Wandering with Robert Walser
Many things connect the two writers Robert Walser and W.G. Sebald, but probably nothing more than the passion each had for walking.
Between 1936 and 1955, Carl Seelig, who would become known as a biographer of Albert Einstein, took nearly fifty long walks with his friend the Swiss writer Robert Walser. Seelig would meet Walser at the train station at Herisau in eastern Switzerland or at the sanitarium where Walser had been since the early 1930s, diagnosed with schizophrenia. Seelig’s notes of their walks and conversations have appeared in German as Wanderungen mit Robert Walser and in French translation, but the book has never appeared in English.
Bob Skinner has been working on a draft English translation of Seelig’s book. Even though his translation is still a work-in-progress, it makes for very compelling reading on several levels. His Wandering with Robert Walser shows the sometimes crotchety Walser talking about his own books, other authors, his life, and a long list of other topics, including Hitler and the Nazis.
W.G. Sebald was a great admirer of Walser (I have written about Walser several times before), so, in order to make a link between the two I thought I would excerpt several passages that reflect on the topic of Sebald’s book The Natural History of Destruction. On several occasions, Walser talks with Seelig about the aerial destruction of Germany by the Allies.
[from 2 January 1944] We spoke first about the bombing of German cities. I noted that I found is awful to wage war against women, children, and the sick, regardless of which side was doing it. Hitler’s bombing of London didn’t excuse the Allies’ use of this inhumane tactic. Robert objected sharply that I was being too subjective and sentimental. A country in as much danger as Britain must pursue the most hard-hearted Realpolitik. The Hitler-Huns deserved no better. When it’s a question of survival every nation becomes selfish; even Christianity must content itself with a secondary role.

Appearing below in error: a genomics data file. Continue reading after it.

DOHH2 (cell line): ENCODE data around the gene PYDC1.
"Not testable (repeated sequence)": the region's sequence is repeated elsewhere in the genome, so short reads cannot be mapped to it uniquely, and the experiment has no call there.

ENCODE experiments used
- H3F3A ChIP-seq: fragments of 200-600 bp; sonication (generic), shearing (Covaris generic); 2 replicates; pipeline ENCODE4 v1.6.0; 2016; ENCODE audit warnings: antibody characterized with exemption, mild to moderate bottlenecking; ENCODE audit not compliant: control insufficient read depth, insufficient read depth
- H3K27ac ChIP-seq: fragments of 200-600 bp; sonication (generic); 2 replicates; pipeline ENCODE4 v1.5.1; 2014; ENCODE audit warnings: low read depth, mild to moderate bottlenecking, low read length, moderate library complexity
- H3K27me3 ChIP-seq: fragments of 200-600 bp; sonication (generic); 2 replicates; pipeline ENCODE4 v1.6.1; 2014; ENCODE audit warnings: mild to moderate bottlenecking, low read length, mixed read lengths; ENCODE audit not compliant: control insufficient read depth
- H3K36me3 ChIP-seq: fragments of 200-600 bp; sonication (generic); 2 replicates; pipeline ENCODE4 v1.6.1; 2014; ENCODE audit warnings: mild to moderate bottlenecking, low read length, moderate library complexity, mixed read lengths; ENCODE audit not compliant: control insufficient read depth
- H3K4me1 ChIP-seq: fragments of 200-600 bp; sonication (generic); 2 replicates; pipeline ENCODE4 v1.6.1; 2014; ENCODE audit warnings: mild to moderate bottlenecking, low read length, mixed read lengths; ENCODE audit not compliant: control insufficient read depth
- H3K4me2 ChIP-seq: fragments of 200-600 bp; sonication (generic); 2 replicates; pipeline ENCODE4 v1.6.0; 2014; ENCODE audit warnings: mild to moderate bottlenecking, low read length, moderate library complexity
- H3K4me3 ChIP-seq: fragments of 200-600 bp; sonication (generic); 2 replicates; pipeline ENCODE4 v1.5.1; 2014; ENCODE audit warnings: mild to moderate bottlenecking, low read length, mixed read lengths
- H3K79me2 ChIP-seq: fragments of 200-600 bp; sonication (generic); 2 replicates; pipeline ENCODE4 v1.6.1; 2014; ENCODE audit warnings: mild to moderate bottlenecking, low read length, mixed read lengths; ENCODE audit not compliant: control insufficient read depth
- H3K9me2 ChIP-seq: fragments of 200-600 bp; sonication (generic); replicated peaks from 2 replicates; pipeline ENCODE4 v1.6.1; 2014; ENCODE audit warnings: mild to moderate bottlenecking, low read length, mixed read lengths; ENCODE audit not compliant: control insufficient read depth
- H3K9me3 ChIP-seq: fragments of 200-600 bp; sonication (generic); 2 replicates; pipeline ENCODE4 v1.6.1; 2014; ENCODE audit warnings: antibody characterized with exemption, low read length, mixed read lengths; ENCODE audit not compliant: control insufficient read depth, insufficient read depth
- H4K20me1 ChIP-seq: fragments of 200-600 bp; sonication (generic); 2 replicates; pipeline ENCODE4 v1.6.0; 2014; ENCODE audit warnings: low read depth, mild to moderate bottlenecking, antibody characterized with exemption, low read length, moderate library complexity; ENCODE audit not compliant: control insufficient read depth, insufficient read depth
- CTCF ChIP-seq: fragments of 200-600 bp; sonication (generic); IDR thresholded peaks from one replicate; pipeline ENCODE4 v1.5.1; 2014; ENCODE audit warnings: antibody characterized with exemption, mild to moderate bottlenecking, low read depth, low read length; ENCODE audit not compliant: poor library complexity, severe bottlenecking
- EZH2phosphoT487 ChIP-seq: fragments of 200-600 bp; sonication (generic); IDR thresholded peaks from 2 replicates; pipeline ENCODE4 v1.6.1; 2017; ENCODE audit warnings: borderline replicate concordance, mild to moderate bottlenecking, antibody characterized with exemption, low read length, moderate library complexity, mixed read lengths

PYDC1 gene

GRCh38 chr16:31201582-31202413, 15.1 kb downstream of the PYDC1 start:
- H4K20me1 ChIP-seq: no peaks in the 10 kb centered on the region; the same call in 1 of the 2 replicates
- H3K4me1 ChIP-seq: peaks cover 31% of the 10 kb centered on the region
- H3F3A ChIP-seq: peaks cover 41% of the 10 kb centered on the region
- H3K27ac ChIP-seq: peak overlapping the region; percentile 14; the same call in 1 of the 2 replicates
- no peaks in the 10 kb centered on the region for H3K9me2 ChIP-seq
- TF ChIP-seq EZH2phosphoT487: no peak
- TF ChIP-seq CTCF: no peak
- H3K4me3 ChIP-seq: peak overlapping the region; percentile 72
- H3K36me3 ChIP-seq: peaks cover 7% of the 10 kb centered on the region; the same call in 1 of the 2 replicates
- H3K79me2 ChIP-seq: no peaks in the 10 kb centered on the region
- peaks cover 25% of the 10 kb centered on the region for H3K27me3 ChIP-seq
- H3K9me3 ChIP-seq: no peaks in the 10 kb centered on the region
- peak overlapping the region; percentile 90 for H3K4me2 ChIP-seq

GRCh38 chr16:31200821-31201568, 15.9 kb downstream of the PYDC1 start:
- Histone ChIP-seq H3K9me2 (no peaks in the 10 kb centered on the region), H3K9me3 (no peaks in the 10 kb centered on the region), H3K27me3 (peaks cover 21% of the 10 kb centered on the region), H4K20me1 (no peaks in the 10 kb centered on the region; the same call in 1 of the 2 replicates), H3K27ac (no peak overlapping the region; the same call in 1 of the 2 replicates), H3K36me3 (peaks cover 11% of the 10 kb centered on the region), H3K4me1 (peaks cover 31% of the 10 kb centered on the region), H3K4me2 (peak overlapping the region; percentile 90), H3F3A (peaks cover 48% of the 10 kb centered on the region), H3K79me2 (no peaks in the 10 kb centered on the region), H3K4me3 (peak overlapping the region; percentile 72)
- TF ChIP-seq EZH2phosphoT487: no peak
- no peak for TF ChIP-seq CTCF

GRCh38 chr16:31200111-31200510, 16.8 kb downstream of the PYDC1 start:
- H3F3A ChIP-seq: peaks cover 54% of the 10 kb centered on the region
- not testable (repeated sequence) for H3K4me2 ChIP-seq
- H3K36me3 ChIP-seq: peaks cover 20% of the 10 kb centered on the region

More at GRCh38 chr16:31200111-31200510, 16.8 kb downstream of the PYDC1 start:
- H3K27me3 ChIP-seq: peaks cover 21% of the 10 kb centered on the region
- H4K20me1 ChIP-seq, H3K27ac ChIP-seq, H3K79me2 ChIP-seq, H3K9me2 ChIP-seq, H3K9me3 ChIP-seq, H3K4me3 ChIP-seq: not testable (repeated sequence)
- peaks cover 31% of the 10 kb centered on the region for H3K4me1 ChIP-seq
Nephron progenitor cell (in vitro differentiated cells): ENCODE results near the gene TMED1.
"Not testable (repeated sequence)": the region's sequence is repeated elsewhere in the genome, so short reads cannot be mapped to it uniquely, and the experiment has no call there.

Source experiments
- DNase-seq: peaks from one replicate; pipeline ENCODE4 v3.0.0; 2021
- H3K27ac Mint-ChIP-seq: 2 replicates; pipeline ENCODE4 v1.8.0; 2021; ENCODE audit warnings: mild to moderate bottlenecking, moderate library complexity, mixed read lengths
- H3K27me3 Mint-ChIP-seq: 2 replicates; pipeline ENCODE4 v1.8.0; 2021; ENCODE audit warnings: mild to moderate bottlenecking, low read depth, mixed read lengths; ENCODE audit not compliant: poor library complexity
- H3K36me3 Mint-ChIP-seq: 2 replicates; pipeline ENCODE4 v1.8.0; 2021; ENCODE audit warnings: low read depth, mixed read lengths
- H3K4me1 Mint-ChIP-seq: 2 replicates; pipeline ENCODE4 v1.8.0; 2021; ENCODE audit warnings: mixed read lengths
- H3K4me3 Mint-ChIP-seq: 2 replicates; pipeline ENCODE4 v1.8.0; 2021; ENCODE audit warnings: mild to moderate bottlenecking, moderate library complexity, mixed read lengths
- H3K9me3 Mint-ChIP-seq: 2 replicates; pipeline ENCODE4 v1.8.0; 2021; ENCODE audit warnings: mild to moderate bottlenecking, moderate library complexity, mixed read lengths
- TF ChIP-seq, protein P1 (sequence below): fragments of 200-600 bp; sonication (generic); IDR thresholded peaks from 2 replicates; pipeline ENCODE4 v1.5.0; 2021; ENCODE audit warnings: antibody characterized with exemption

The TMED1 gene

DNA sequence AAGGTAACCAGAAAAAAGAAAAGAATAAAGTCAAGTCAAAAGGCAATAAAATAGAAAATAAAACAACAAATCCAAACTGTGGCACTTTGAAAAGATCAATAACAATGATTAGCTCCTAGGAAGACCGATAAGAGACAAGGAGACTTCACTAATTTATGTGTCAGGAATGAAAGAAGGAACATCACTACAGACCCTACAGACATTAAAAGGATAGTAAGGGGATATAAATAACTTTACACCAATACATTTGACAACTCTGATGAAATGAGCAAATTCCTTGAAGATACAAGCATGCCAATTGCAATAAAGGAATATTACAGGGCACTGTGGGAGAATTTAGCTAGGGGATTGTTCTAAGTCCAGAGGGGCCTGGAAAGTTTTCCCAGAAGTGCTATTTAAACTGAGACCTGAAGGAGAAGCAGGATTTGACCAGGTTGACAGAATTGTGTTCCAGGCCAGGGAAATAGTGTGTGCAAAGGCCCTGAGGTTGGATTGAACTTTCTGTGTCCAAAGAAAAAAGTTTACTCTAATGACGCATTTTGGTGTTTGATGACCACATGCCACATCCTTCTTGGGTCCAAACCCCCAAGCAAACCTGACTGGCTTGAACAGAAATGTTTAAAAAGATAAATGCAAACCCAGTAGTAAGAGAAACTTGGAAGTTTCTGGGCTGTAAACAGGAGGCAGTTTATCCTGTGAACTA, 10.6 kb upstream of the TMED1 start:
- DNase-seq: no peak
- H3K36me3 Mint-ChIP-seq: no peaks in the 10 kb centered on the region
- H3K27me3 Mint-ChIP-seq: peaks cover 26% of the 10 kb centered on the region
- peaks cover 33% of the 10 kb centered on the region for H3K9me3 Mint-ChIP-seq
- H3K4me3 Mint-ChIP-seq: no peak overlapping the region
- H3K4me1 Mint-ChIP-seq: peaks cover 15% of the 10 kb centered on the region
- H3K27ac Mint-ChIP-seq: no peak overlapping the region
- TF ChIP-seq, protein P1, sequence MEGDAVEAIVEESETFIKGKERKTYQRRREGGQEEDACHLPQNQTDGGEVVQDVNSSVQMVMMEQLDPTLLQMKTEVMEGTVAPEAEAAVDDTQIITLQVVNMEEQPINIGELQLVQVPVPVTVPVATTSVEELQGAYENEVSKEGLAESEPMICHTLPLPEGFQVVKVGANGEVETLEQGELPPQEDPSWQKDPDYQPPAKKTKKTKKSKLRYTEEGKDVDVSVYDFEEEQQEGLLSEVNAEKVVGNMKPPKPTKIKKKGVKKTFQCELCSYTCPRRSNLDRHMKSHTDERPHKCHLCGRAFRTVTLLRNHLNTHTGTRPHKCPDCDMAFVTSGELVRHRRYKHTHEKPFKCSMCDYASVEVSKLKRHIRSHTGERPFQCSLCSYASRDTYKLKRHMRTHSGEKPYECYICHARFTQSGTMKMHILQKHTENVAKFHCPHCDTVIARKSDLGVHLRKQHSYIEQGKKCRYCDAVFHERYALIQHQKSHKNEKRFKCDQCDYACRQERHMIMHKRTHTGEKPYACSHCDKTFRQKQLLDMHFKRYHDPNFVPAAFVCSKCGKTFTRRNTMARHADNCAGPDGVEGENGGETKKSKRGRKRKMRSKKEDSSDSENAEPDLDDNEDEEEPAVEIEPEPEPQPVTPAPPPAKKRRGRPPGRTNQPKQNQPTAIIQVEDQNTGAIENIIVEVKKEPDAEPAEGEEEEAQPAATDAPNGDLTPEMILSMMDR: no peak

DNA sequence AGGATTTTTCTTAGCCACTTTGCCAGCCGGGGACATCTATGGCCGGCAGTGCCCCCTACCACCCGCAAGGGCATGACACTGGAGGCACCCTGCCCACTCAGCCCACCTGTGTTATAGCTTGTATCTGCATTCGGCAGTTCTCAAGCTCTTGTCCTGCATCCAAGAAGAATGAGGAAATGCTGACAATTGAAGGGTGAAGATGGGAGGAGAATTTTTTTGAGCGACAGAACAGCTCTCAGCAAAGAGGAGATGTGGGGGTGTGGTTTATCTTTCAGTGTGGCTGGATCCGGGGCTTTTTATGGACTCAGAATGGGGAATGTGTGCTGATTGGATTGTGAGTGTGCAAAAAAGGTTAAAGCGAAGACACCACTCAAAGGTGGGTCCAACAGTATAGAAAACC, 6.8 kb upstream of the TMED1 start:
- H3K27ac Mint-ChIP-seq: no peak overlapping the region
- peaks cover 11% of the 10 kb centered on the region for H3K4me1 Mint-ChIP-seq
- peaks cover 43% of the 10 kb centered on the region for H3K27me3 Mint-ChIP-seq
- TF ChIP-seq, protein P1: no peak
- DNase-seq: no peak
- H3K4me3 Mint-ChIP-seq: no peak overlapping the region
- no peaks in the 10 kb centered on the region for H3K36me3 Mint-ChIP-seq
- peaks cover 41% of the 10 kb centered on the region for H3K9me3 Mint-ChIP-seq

[from 24 May 1944] On the aerial bombardment of Berlin: “Perhaps this horror has the benefit that residents of big cities will return to a simple, natural life. How much musty history has been dragged through the centuries! By the way, it can’t hurt the Germans to come under a foreign yoke again. Even civilized countries must learn to knuckle under if they want to be able to rule.”
I had my own brief Sebaldian moment when Seelig recounts a walk with Walser on February 5, 1950, which is the day I was born.
In a confectioner’s Robert rolls a shapeless cigarette which starts a little fire when it’s lit. A couple nearby snickers; they think he’s a hick. He says that in the sanitarium he’s now sorting and untying string for the Post Office. This work is all right with him; he’ll take what comes.
After Walser’s death, Seelig reflected on the walks and his notes:
[from Christmas 1955] If in Wanderungen mit Robert Walser the subject is frequently food and drink, and certain subjects repeat themselves in occasionally contradictory ways, and passages occur which may perhaps shock a few readers, I’ve risked that for the sake of the integrity of a unique personality, even if that serves to cast a shadow on him. It’s a consolation for me that our strolls brought some variety to the monotony of decades in confinement. I’ll never find a more enthusiastic walking companion than him.